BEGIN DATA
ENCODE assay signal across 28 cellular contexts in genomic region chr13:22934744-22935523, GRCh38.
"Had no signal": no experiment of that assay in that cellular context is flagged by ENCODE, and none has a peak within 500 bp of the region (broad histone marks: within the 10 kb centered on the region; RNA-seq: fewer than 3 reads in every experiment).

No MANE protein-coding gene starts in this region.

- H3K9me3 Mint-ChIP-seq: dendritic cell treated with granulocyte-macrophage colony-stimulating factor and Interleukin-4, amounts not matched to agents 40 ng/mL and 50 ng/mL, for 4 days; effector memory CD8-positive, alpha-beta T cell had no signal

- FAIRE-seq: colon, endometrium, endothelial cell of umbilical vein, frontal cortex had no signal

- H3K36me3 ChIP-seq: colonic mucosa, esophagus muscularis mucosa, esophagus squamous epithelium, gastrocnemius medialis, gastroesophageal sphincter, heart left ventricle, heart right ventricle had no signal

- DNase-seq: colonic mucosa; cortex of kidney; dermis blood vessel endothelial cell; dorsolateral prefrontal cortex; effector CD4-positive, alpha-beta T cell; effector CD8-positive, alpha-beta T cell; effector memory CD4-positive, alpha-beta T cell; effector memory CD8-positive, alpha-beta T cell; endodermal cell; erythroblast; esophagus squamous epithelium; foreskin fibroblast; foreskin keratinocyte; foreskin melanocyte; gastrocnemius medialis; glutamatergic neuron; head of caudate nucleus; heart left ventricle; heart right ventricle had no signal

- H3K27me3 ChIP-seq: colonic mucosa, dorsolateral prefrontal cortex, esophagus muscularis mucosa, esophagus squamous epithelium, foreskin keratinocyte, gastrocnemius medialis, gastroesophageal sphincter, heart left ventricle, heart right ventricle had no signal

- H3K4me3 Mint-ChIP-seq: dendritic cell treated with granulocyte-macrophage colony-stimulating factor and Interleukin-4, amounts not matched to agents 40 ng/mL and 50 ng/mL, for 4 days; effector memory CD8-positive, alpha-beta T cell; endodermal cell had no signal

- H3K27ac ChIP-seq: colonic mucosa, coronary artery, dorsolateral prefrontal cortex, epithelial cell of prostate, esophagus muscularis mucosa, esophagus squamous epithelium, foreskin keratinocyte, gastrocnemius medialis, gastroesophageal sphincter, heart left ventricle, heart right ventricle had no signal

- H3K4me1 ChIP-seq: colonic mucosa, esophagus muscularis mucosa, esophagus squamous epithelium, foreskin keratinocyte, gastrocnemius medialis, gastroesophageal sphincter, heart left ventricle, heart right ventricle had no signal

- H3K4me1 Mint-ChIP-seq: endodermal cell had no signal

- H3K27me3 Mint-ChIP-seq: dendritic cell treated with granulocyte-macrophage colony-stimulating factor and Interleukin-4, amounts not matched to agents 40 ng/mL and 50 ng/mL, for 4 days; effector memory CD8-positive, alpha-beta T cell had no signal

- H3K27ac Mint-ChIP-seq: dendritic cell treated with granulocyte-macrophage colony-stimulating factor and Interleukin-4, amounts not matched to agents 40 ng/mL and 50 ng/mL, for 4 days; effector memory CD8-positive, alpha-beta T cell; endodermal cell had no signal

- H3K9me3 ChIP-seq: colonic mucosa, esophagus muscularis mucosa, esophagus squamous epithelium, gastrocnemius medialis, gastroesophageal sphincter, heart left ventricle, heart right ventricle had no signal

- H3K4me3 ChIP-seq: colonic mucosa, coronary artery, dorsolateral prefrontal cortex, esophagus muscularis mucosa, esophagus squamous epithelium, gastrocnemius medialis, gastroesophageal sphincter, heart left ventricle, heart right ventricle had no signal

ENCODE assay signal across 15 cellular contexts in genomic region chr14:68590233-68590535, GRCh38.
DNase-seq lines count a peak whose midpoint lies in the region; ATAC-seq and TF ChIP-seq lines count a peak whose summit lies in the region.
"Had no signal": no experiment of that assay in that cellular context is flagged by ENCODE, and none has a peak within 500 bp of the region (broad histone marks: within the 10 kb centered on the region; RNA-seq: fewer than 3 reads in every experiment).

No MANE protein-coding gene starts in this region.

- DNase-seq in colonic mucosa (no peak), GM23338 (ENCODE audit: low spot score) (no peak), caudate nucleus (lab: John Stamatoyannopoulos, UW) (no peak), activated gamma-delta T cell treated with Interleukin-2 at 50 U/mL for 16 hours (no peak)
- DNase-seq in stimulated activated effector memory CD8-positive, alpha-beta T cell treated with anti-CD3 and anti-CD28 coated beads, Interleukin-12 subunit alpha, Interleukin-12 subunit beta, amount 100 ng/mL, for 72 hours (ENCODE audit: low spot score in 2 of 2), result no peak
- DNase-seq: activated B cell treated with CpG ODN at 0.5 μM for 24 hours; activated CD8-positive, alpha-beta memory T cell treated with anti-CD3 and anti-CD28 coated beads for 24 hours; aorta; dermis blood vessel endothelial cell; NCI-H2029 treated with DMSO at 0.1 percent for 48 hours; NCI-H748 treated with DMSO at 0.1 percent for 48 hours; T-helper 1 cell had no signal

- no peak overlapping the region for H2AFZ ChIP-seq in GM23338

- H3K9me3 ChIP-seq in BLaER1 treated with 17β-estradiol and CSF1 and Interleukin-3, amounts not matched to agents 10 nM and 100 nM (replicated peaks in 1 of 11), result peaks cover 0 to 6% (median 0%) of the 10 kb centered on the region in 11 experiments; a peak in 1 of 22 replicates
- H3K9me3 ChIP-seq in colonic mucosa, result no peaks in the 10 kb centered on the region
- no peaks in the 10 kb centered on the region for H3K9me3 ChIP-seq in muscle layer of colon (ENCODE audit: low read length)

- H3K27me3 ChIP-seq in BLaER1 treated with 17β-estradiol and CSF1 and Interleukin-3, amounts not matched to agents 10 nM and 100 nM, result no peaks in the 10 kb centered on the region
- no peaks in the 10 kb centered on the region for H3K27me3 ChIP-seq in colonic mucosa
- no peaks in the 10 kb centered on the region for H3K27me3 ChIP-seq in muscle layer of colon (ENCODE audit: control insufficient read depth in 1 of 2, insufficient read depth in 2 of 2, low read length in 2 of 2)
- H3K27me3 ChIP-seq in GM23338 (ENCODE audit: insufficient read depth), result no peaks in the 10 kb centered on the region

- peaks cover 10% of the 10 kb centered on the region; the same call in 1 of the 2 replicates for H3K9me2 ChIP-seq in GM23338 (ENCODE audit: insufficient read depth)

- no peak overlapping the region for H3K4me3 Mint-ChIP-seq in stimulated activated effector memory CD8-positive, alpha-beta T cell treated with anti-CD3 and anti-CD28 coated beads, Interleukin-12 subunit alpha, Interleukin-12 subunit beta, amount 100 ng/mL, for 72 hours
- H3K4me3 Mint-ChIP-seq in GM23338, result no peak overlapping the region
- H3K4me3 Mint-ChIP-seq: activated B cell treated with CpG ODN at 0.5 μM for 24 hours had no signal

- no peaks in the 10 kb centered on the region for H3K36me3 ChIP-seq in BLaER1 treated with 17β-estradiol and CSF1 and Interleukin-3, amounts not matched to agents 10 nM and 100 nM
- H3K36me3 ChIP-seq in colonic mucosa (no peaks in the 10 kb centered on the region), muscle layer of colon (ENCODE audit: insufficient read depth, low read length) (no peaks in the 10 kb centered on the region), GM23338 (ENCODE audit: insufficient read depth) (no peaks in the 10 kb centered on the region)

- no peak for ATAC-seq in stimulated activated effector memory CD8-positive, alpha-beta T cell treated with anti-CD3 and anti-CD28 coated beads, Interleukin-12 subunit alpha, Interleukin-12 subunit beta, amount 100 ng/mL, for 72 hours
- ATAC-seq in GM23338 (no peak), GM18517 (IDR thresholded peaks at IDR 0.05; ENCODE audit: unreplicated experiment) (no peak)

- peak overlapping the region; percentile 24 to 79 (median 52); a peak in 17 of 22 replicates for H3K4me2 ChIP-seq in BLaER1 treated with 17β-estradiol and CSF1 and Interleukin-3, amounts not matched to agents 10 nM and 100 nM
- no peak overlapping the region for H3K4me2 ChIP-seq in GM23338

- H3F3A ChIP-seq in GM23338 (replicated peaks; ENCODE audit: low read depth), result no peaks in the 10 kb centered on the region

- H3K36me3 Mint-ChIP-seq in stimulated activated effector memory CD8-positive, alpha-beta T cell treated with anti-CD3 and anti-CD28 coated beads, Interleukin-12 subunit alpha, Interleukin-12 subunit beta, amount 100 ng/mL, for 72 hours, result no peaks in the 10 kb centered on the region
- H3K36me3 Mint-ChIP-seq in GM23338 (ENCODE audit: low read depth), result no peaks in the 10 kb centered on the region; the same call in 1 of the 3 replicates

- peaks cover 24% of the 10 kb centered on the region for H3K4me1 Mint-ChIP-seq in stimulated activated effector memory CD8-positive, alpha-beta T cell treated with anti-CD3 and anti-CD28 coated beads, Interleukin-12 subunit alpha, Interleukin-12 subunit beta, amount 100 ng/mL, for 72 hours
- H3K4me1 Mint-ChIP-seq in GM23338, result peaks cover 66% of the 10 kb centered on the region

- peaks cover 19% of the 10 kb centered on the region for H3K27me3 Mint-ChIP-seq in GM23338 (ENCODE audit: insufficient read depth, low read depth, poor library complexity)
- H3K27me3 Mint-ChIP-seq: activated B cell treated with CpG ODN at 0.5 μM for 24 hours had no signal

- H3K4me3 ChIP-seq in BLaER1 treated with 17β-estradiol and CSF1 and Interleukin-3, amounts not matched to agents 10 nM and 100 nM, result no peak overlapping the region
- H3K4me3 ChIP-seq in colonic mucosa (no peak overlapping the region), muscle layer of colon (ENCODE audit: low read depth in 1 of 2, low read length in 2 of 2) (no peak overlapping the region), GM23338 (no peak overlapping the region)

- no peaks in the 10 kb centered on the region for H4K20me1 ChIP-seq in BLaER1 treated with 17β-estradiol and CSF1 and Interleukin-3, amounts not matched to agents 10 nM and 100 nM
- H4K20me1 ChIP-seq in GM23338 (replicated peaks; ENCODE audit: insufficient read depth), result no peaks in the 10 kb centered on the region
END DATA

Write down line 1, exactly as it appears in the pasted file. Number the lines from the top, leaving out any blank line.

ENCODE assay signal across 28 cellular contexts in genomic region chr13:22934744-22935523, GRCh38.